•  I always pay my bills on time so I must have a high credit score.  Paying your bills on time is clearly a critical factor, but it only accounts for 35 percent of your overall FICO score. Other factors include these four components: the amount of debt you owe (30 percent), the length of your credit history (15 percent), the number of credit accounts you’ve recently opened (10 percent), and the types of credit you use (10 percent).

  • Consolidating multiple credit cards will increase my score.  Consolidating credit cards could make it easier to pay down debt, but your FICO score could actually decrease if you consolidate to fewer accounts with balances that are closer to the maximum available credit. FICO considers you a lower risk if you have multiple credit accounts, keep the payments up-to-date, and maintain balances between 25 percent and 35 percent of the available credit.

  •  I don’t have any credit cards or other major debt so I can’t have a low score.  Your FICO score doesn’t take into account your net worth or your income level—it only looks at your past borrowing history. Your FICO score will be lower if you haven’t established a long-term borrowing history with multiple creditors.

  • Closing a credit card is better for my score than keeping it open.  Closing a credit card will not necessarily hurt your score in the short term, but you will eventually lose the positive effects of the long-term credit history that you’ve established with that lender.

  •  I shouldn’t shop around for a mortgage or other large loan because credit inquiries hurt my score.  A large number of credit inquiries will lower your score, but FICO is smart enough to know when you are rate shopping. Inquiries for similar types of credit are bundled if they’re made within the same 14-day period.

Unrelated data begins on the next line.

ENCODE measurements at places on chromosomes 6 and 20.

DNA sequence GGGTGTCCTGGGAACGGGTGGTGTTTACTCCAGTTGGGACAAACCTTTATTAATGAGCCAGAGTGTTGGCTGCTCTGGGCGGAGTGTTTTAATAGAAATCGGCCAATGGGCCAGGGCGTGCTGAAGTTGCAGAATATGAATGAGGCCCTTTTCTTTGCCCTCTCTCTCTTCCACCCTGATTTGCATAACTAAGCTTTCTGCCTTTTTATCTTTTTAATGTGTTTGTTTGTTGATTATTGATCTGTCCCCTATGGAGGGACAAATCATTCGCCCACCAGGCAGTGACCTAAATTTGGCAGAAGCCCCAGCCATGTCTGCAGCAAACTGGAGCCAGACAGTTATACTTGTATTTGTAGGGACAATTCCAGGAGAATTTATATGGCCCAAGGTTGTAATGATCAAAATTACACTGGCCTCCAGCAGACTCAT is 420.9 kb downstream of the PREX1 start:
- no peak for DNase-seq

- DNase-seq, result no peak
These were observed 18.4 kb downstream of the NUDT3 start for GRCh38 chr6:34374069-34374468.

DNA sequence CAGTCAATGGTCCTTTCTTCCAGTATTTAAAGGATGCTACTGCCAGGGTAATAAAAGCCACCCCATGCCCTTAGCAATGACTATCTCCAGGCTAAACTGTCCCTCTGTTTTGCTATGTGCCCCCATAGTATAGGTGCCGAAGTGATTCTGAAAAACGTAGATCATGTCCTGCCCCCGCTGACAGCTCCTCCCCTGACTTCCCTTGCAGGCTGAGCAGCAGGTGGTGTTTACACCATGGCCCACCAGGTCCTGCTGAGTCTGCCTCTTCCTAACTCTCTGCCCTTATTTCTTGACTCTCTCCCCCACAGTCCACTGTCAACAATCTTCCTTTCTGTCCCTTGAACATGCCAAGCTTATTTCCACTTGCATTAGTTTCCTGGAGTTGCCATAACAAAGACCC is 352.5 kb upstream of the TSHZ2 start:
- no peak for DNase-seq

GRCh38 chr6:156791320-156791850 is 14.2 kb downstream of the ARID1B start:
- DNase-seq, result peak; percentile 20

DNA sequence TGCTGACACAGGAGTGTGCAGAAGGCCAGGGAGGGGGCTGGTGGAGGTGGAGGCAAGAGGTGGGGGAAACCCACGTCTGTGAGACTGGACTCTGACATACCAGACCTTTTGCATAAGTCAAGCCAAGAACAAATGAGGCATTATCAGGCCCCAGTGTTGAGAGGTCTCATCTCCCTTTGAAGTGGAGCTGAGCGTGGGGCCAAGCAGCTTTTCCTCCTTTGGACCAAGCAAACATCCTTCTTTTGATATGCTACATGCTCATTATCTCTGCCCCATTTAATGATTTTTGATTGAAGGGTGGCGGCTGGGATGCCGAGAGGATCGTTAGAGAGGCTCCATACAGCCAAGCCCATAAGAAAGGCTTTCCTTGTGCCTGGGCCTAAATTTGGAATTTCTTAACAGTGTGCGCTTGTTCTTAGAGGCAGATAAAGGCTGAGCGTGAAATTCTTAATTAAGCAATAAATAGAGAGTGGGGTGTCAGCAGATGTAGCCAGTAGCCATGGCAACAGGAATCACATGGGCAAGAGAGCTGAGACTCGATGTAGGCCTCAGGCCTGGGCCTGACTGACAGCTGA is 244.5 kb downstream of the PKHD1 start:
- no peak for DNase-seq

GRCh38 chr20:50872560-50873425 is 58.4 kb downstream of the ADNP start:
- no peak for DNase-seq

•  I shouldn’t check my credit report more than once a year because credit inquiries hurt my score.  Checking your own credit report does not affect your score, so feel free to check it as many times as you’d like.  As a matter of fact, you can download your credit report for free once per year per credit bureau at

If you want to learn more about how FICO scores are calculated, visit Fair Isaac’s web site at This site offers a host of informational materials and credit score tips. And while you’re at it, you can also order your three scores for a small fee.  

Becoming more knowledgeable about FICO scores could help you to keep those pesky interest rates at a minimum. With just a small investment of time, you will be able to make smarter credit decisions and take proactive steps to increase your score.